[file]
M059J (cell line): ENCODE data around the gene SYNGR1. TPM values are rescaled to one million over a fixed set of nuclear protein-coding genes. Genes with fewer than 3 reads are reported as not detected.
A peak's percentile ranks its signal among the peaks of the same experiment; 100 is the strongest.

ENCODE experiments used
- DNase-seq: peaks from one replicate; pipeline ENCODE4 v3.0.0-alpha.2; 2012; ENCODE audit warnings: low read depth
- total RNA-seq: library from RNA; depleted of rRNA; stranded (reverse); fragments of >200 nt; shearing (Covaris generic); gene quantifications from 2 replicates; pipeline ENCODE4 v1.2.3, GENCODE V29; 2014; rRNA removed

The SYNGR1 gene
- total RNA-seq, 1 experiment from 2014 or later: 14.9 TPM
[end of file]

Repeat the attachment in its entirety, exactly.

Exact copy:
M059J (cell line): ENCODE data around the gene SYNGR1. TPM values are rescaled to one million over a fixed set of nuclear protein-coding genes. Genes with fewer than 3 reads are reported as not detected.
A peak's percentile ranks its signal among the peaks of the same experiment; 100 is the strongest.

ENCODE experiments used
- DNase-seq: peaks from one replicate; pipeline ENCODE4 v3.0.0-alpha.2; 2012; ENCODE audit warnings: low read depth
- total RNA-seq: library from RNA; depleted of rRNA; stranded (reverse); fragments of >200 nt; shearing (Covaris generic); gene quantifications from 2 replicates; pipeline ENCODE4 v1.2.3, GENCODE V29; 2014; rRNA removed

The SYNGR1 gene
- total RNA-seq, 1 experiment from 2014 or later: 14.9 TPM